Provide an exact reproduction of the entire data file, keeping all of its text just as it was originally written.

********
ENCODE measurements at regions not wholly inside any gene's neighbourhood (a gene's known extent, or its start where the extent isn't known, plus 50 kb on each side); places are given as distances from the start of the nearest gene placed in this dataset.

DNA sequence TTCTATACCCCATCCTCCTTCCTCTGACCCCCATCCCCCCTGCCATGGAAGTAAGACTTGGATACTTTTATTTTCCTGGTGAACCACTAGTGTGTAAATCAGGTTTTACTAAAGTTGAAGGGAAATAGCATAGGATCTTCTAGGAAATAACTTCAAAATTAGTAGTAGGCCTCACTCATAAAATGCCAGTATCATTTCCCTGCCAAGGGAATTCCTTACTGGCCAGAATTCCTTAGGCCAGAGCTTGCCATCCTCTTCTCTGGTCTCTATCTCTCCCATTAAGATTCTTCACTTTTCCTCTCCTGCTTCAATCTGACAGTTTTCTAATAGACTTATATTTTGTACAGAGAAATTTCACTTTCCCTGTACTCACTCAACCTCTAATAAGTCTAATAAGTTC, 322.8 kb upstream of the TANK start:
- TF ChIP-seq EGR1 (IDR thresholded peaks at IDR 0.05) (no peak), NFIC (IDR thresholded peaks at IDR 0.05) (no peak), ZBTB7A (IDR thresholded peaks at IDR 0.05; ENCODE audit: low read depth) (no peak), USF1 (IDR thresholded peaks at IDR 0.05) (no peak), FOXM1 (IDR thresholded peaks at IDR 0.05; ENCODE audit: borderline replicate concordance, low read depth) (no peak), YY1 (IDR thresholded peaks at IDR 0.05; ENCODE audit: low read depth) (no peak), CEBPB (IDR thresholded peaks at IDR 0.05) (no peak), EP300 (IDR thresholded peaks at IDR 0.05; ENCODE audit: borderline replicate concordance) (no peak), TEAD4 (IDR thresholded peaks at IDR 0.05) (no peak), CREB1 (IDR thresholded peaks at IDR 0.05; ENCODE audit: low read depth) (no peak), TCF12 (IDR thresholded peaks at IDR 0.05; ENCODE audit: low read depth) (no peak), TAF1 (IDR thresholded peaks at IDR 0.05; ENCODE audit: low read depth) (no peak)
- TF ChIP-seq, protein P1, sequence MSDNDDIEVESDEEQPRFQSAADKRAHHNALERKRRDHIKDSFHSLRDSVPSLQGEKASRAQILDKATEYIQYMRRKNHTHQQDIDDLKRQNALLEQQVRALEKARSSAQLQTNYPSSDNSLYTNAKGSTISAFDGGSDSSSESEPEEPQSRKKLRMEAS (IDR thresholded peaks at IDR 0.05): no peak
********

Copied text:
ENCODE measurements at regions not wholly inside any gene's neighbourhood (a gene's known extent, or its start where the extent isn't known, plus 50 kb on each side); places are given as distances from the start of the nearest gene placed in this dataset.

DNA sequence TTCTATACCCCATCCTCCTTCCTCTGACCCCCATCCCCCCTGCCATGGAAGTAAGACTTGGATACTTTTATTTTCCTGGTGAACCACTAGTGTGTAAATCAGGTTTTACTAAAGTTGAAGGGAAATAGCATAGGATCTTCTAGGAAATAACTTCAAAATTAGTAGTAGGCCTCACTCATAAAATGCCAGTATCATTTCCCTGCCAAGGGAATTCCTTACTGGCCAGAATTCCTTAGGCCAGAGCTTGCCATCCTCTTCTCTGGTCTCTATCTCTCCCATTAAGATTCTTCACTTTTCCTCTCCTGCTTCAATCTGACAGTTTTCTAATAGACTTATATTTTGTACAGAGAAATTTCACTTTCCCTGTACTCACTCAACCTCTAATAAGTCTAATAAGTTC, 322.8 kb upstream of the TANK start:
- TF ChIP-seq EGR1 (IDR thresholded peaks at IDR 0.05) (no peak), NFIC (IDR thresholded peaks at IDR 0.05) (no peak), ZBTB7A (IDR thresholded peaks at IDR 0.05; ENCODE audit: low read depth) (no peak), USF1 (IDR thresholded peaks at IDR 0.05) (no peak), FOXM1 (IDR thresholded peaks at IDR 0.05; ENCODE audit: borderline replicate concordance, low read depth) (no peak), YY1 (IDR thresholded peaks at IDR 0.05; ENCODE audit: low read depth) (no peak), CEBPB (IDR thresholded peaks at IDR 0.05) (no peak), EP300 (IDR thresholded peaks at IDR 0.05; ENCODE audit: borderline replicate concordance) (no peak), TEAD4 (IDR thresholded peaks at IDR 0.05) (no peak), CREB1 (IDR thresholded peaks at IDR 0.05; ENCODE audit: low read depth) (no peak), TCF12 (IDR thresholded peaks at IDR 0.05; ENCODE audit: low read depth) (no peak), TAF1 (IDR thresholded peaks at IDR 0.05; ENCODE audit: low read depth) (no peak)
- TF ChIP-seq, protein P1, sequence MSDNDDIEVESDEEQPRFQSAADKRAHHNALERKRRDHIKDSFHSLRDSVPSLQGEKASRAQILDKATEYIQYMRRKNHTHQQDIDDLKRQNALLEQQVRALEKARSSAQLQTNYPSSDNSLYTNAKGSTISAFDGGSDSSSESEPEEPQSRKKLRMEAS (IDR thresholded peaks at IDR 0.05): no peak